When health care providers send out confounding medical bills thick with mysterious fees, it’s stressful to patients, and it illustrates a troubling lack of transparency within the health care system. Consider the case of local patient Robert Reed, who hhad three pre-cancerous spots treated with liquid nitrogen at a suburban dermatologist’s office last year — and was billed not just for the doctor’s visit, but for $1,525 in operating room and hospital charges.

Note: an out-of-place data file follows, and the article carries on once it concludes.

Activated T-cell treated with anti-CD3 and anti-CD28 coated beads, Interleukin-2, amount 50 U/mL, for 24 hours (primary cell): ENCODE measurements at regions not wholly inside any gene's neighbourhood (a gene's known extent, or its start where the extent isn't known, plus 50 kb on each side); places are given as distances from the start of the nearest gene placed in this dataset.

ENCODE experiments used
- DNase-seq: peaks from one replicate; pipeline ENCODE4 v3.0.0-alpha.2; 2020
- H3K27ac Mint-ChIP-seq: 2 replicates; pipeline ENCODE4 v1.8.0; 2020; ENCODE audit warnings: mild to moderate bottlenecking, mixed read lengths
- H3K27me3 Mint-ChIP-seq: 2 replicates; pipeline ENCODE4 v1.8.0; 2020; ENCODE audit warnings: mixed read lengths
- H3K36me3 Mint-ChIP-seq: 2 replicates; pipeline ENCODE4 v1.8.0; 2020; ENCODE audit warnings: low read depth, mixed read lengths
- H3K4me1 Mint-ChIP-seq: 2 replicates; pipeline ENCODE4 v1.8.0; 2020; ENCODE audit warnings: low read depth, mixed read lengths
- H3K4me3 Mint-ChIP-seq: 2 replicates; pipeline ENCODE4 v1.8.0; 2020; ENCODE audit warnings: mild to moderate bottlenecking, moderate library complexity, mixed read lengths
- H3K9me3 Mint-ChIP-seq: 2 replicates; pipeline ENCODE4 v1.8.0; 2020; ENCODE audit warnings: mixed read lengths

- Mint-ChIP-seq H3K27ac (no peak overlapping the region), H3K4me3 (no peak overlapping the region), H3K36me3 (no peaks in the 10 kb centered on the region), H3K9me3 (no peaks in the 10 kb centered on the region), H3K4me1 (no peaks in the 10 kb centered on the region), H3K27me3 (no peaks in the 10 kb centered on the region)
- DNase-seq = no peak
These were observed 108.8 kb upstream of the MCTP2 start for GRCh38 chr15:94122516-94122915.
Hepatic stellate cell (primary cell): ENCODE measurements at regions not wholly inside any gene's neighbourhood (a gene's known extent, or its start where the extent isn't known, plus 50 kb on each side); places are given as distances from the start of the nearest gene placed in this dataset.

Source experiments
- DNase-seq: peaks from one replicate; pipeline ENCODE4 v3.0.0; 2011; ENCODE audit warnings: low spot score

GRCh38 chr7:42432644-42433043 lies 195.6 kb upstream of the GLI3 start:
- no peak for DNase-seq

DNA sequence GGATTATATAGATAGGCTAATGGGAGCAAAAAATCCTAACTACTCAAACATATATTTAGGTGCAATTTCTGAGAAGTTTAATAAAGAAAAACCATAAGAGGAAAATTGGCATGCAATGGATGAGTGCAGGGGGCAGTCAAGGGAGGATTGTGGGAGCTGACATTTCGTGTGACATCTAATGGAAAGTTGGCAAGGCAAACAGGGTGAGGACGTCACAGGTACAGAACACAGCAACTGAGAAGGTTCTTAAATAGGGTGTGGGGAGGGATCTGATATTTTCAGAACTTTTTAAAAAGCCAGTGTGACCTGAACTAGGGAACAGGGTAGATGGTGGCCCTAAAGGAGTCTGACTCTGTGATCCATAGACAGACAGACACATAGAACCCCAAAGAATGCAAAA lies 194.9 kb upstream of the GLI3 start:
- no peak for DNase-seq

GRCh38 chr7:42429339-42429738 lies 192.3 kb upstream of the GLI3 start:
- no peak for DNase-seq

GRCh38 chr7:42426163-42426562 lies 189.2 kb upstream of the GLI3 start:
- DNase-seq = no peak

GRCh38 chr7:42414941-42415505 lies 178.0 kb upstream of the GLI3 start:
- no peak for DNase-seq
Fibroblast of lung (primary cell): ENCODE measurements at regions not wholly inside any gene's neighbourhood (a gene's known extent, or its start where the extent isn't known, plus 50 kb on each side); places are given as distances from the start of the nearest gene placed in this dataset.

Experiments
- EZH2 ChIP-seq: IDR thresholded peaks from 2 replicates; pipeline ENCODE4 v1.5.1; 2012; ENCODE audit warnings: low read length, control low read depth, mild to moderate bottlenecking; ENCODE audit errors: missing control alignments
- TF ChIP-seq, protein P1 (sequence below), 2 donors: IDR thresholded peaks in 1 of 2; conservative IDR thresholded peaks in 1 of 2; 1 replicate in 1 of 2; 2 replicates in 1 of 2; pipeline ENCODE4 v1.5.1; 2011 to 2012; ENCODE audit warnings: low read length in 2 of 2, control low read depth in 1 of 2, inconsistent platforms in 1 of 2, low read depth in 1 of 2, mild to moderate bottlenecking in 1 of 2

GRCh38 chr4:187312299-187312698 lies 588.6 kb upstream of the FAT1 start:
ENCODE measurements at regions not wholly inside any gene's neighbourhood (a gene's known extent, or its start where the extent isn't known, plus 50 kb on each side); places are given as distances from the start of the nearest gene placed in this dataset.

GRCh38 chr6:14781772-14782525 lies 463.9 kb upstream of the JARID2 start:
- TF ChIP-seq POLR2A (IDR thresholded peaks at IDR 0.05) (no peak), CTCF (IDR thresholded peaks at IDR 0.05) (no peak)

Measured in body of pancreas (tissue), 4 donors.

Reed’s case, profiled in a recent Globe article, isn’t unusual. Amid widespread confusion about who’s paying whom and for what, it’s easy for costs to keep on going up. That’s why it’s important for medical bills to reflect the true price of the procedure — and avoid any add-ons that seem designed simply to take advantage of arcane insurance rules.